Atmospheric Disturbances, Storms and Natural Hazards
Storms and Atmospheric Disturbances v Embedded within the wind belts of the general atmospheric circulation are secondary circulations, which are made up of storms and other atmospheric disturbances v Atmospheric disturbance is a broader and more general term than storms, and it includes variations in the secondary circulation of the atmosphere v Such Disturbances include: a) Middle Latitude Cyclones, which are complex weather systems b) Cyclones and Anticyclones, and c) Weak Tropical Disturbances, e. g. , the Easterly Wave, and the Polar Outbreaks (like Friagem in the Brazilian Amazon) v Well-defined Storms include: Hurricanes, Tornadoes, Thunderstorms, Snowstorms and Blizzards
Middle Latitude Cyclones Also called Extratropical Cyclones or Mid-latitude Cyclones DEVELOPMENT OF MID-LATITUDE CYCLONES These migrating “storms” develop at the polar front, and then travel along it These “storms”, with their opposing cold, dry polar air and warm, humid subtropical air, can cause significant variations in day-to-day weather Mid-latitude cyclones evolve as they move They can last a few days or a even a week They travels about 40 mph, and can be 800 - 1000 miles wide
STRUCTURE OF A MID-LATITUDE CYCLONE Low Pressure at the center of the storm Counterclockwise winds A warm front A cold front A pie-shaped wedge of warm air Surrounded by cold air mass
CROSS-SECTION OF A MID-LATITUDE STORM Lighter, warm, moist air rides up over cold air – Warm Front Denser, cold air pushes into warmer air and forces it to rise – Cold Front
Stages in the Development of a Mid-latitude Cyclone Fig. 7 -7, p. 183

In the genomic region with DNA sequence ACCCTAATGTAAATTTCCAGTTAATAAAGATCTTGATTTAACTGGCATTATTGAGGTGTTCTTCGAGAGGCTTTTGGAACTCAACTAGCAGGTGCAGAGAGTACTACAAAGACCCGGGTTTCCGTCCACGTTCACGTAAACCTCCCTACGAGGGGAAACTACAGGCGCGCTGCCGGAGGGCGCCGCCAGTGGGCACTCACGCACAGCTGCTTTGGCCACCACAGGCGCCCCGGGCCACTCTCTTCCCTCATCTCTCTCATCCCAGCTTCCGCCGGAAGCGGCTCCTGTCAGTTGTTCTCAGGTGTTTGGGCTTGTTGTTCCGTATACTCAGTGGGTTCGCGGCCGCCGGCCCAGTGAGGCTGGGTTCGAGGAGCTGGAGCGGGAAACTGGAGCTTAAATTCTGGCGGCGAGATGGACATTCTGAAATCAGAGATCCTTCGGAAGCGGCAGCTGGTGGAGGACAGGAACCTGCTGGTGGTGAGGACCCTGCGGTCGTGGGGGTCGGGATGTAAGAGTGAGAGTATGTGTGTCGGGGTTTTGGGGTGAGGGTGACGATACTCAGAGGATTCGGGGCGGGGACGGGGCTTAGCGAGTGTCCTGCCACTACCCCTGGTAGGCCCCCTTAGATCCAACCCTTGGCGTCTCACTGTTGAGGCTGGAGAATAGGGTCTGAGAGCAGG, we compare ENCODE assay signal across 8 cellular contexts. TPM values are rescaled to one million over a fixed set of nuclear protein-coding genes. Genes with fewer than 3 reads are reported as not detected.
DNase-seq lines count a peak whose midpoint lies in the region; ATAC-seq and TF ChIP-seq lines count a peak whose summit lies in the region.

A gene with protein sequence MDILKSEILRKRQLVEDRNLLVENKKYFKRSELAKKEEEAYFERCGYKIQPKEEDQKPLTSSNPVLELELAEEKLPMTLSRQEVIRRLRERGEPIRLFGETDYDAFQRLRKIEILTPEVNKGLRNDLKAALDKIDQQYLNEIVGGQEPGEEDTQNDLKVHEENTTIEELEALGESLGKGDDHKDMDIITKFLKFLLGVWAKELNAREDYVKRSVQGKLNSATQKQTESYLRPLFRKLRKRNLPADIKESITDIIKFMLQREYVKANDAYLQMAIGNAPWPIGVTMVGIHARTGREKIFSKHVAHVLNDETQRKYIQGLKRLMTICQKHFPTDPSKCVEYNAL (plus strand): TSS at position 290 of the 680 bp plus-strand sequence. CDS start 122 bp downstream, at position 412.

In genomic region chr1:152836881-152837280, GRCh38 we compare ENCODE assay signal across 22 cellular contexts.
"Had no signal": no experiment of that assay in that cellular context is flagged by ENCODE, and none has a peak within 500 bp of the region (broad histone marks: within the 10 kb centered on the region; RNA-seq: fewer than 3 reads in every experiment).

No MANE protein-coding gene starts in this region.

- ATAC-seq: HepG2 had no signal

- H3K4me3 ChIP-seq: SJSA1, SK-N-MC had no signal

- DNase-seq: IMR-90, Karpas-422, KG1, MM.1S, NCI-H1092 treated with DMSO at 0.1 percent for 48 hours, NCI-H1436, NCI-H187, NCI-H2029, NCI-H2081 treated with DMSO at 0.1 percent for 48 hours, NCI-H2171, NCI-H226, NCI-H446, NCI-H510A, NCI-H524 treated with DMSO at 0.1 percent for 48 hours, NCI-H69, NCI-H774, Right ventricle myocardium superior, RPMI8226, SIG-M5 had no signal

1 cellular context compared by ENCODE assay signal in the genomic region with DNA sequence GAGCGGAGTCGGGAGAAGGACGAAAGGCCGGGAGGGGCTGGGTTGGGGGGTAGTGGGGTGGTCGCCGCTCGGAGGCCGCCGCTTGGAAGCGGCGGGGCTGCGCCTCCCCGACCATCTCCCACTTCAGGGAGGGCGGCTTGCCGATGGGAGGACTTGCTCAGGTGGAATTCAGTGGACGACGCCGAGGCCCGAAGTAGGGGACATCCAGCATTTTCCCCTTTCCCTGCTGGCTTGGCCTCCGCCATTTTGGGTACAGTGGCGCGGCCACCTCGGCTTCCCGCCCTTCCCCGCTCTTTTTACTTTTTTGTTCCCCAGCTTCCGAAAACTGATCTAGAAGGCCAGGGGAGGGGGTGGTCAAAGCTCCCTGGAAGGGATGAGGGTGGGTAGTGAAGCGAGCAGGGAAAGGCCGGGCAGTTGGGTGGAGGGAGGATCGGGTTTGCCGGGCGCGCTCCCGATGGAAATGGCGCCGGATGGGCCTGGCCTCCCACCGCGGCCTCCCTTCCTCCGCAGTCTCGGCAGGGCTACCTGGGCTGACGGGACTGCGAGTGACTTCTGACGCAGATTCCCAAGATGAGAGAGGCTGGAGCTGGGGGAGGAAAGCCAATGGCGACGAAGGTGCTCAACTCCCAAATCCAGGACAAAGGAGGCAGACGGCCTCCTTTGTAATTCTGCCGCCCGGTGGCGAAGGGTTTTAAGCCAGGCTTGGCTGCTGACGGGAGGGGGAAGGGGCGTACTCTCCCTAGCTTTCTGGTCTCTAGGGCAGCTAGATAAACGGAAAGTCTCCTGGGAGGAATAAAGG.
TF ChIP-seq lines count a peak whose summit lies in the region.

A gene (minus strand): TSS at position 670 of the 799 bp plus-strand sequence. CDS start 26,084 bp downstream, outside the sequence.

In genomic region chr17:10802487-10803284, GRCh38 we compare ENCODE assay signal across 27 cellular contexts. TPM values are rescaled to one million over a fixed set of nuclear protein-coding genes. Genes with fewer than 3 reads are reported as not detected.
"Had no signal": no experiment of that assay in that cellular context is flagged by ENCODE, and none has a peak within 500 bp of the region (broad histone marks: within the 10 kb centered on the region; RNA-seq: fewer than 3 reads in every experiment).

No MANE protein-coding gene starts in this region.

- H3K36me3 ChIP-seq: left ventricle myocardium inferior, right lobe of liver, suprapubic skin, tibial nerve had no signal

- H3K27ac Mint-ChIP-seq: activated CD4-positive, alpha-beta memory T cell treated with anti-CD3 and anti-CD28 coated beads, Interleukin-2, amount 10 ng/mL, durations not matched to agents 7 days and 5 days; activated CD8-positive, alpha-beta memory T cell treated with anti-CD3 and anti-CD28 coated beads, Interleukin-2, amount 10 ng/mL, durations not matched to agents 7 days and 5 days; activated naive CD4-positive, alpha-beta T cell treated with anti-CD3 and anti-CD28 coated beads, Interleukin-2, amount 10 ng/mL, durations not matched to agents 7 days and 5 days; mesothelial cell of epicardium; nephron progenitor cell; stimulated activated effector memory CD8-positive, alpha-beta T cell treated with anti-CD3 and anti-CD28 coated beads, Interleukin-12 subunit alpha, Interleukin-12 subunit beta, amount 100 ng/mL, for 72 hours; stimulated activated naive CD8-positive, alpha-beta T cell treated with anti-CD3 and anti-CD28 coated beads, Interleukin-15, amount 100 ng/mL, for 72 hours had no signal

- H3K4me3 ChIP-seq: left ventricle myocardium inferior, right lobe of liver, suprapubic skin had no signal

Hurricanes § A hurricane (or tropical cyclones) is a large rotating cyclonic system born in the tropics [also called typhoons (East Asia), willy-willies (Australia), bagyos (the Philippines), or simply, cyclones (South Asia)] – Also a forward motion of 4 -5 mph. § They are the largest and most destructive storms on earth, lasting 10 -14 days. § The devastation that these massive storms cause are not due to the high winds but because of the dangerous flooding /storm surges, tornadoes, and lightning that often accompany (or are spawned by) a hurricane. § Hurricane Katrina, which struck the Gulf Coast of the United States in 2005, wreaking havoc in Louisiana, Mississippi and Alabama, was among the most devastating (Map – Fig. 7. 16)
Hurricane Formation q A hurricane develops from a tropical disturbance once it reaches sustained winds in excess of 74 mph (Category 1), often going to more than 155 mph (Category 5) – Names are assigned once storms reach tropical storm status (39 -74 mph) q Among the factors leading to hurricane development are: § a warm ocean surface of about 77˚F; § warm, moist overlying air; and § Coriolis effect must be sufficient to support spiraling q Therefore, hurricanes do not develop or survive in the equatorial zone (about 10 o N or S latitude) as the Coriolis effect is too weak closer to the equator. q The "fuel" for a hurricane comes from the enormous amount of latent heat released from the warm ocean water.